Nearly five decades after the Cuban Missile Crisis, the Russians are once again trying to increase their influence in Latin America. On September 11 (which is fascinating timing), two Russian Tu-160 long-range nuclear-capable bombers arrived in Venezuela, along with a contingent of Russian warships. The jets and 1,000 Russian troops were there to begin training exercises with Venezuelan forces.
Much of Venezuela’s weaponry is Russian-made, a result of a $3 billion arms deal between the two in 2006 that allowed Hugo ChĂ?Âˇvez to purchase 53 Mi-28N helicopters, 24 Su-30MK2 jet fighters, TOR-M1 anti-aircraft systems, and 100,000 AK-47s. A more recent arms deal calls for Venezuela to buy Russia’s Varshavianka-class (aka Kilo-class) submarines. ChĂ?Âˇvez, never at a loss for blustery rhetoric, declared after the Russians’ arrival: “Yankee hegemony is finished.”
The reaction of the United States to all this has been rather muted. Because the U.S. is so heavily committed in other parts of the world, including Iraq and Afghanistan, ChĂ?Âˇvez believes he has free rein in South America. But while the international community has come to expect bluster and aggression from him, it is Russia that has surprised many. First came the invasion of Georgia. Now it appears that Russia is directly challenging the U.S. in Latin America.
Much of Russia’s newfound boldness is driven by oil. Prime Minister (and former President) Vladimir Putin, by hook or by crook (mostly by crook), has re-nationalized the energy industry. He started in 2005 with the destruction of Yukos, and with the run-up in oil prices has used the petrodollar influx for personal and national empowerment. What Russia was unable to achieve with nuclear weapons during the 40-plus years of the Cold War is now now possible through its energy sources. By the end of 2008, Russia could become the world’s sixth-largest economy.
Russia and Venezuela share their attitude toward the United States. The reasons for their antipathy differ, but their animosity unites them as in the old adage, “The enemy of my enemy is my friend.”
Oil revenues have an overwhelming impact on both Russia and Venezuela, pointing to the simultaneous vulnerability of their biggest market and their enemy, the United States. This is the starkest win/loss situation in the geopolitics of today.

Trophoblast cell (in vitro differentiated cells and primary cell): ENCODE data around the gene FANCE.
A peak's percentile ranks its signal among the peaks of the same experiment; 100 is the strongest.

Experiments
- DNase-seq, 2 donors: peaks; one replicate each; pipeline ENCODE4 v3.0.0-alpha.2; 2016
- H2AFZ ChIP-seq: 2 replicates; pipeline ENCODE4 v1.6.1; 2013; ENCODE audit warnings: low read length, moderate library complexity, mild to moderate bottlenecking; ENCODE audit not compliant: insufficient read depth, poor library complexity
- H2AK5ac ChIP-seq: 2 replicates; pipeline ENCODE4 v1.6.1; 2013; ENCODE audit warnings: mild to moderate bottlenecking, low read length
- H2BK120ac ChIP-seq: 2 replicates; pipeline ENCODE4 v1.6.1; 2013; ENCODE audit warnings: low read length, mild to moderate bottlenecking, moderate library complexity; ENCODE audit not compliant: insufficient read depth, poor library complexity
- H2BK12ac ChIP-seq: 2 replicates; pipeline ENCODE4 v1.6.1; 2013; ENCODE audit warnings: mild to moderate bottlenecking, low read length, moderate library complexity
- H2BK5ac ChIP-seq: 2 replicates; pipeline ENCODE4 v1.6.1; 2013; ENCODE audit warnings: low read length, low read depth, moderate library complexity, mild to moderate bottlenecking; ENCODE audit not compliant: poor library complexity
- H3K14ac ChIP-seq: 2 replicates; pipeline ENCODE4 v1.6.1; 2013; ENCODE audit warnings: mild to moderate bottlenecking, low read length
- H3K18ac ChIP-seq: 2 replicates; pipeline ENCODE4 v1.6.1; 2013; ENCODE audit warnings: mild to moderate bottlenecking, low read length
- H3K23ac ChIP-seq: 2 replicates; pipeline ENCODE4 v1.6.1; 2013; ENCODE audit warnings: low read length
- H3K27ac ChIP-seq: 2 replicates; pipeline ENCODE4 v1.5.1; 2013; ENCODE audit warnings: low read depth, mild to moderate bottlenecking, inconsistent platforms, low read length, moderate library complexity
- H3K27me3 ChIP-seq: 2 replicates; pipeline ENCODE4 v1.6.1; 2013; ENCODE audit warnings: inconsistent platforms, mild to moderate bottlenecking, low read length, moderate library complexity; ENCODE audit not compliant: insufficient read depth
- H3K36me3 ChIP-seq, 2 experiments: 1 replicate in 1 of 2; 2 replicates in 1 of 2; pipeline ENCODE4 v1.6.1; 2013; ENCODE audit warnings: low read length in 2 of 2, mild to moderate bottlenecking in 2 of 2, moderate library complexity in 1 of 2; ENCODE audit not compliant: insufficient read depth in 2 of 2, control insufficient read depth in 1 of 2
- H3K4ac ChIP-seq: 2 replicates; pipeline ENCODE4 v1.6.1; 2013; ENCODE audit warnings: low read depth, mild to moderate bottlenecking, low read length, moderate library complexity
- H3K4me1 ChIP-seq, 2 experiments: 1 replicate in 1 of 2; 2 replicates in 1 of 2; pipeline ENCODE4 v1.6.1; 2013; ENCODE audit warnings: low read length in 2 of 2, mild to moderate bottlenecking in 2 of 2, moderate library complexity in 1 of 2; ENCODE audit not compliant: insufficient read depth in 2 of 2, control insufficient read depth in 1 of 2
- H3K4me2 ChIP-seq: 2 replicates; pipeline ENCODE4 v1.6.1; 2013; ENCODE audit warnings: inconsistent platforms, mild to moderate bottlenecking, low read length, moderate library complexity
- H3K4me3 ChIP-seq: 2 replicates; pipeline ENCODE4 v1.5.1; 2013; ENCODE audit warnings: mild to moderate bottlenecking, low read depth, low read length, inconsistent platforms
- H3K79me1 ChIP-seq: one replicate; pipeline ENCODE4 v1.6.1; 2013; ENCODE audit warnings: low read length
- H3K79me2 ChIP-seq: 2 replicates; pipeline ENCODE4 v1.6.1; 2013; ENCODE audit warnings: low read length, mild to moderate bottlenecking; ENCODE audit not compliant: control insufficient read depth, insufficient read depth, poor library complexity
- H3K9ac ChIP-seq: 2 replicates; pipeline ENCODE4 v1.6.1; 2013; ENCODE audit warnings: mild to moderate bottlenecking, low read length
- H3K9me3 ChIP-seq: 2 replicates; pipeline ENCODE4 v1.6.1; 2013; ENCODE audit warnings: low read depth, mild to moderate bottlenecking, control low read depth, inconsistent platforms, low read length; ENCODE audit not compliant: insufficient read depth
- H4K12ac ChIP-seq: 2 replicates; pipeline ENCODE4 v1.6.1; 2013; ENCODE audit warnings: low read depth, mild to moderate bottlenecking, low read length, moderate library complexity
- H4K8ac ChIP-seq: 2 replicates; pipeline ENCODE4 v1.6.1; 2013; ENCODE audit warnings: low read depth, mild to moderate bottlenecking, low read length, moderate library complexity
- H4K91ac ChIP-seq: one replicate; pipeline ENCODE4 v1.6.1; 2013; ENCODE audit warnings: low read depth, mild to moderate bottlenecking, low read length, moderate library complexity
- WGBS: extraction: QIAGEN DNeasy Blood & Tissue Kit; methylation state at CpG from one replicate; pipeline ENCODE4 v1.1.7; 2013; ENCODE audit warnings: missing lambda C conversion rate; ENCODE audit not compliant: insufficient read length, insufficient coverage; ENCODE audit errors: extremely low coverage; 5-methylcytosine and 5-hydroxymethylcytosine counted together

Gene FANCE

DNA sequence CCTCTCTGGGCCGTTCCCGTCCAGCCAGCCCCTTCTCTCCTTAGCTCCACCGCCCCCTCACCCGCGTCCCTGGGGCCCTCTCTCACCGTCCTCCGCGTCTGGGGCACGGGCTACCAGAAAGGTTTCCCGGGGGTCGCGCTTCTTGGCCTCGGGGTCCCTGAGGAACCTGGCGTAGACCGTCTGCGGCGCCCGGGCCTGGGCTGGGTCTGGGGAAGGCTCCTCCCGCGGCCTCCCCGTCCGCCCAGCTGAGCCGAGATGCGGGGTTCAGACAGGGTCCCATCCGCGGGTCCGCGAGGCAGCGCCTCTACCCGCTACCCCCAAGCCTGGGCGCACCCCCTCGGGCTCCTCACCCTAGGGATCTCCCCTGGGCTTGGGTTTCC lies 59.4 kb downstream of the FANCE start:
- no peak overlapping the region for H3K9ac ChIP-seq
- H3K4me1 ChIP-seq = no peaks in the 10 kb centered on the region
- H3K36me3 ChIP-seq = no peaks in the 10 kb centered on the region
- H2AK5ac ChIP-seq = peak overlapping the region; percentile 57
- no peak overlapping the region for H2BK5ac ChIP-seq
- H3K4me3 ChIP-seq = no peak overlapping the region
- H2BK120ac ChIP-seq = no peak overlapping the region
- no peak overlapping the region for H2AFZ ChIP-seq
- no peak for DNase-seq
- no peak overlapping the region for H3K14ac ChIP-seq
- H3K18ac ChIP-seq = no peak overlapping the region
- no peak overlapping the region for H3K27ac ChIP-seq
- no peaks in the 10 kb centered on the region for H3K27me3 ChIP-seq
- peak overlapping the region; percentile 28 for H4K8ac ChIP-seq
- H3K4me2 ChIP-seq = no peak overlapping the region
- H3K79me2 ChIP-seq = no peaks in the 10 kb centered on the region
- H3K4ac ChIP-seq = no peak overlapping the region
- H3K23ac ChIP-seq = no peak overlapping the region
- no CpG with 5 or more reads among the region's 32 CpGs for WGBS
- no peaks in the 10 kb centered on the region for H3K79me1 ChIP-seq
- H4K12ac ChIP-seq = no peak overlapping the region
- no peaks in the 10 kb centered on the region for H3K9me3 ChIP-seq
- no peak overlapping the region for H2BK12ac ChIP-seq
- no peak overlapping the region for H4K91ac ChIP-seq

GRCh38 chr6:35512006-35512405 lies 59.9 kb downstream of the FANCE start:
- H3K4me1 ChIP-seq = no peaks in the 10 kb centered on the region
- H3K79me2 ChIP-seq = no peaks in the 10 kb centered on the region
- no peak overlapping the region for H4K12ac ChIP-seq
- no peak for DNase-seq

ChĂ?Âˇvez, without provocation, said on the day of the Russian military deployment that if the U.S. attacks his country, Venezuela would cut off all oil supplies. The threat is not idle. Venezuela is the fourth-largest provider of U.S. crude oil at just over 1 million barrels per day, approximately 11 percent of U.S. crude imports. A sudden cut-off of Venezuelan crude could raise the global price of oil to $200 per barrel overnight.
The escalation of tensions with Venezuela, coming amidst the flood of other news from the recent hurricanes to presidential campaign rancor, has shifted reports of those tensions to the inside pages of the newspaper. But their impact will be wide and long-lasting.
About the same time that Russian forces reached Venezuela, ChĂ?Âˇvez’s ally in Bolivia, Evo Morales, expelled Philip Goldberg, the American ambassador, insinuating that the U.S. had encouraged recent protests against his economic and social policies. In a show of solidarity with Bolivia, ChĂ?Âˇvez followed suit by expelling American ambassador Patrick Duddy, contending that an American-supported coup plot had been discovered. The U.S. responded by expelling the Venezuelan ambassador.
It has become more urgent than ever for the U.S. to develop more oil production capacity, either by pressing its allies in the Middle East (something that President Reagan understood all too well, and which precipitated the fall of the Soviet Union), or by developing its own resources. It is the epitome of naïveté and profound ignorance of the oil industry for American politicians to belittle the impact of incremental domestic production. In a margin business like the oil industry, an over- or under-supply of 1 percent can mean a 50 percent impact on the price of oil.
Meanwhile, the reigning world superpower is being mocked by a tin-pot dictator.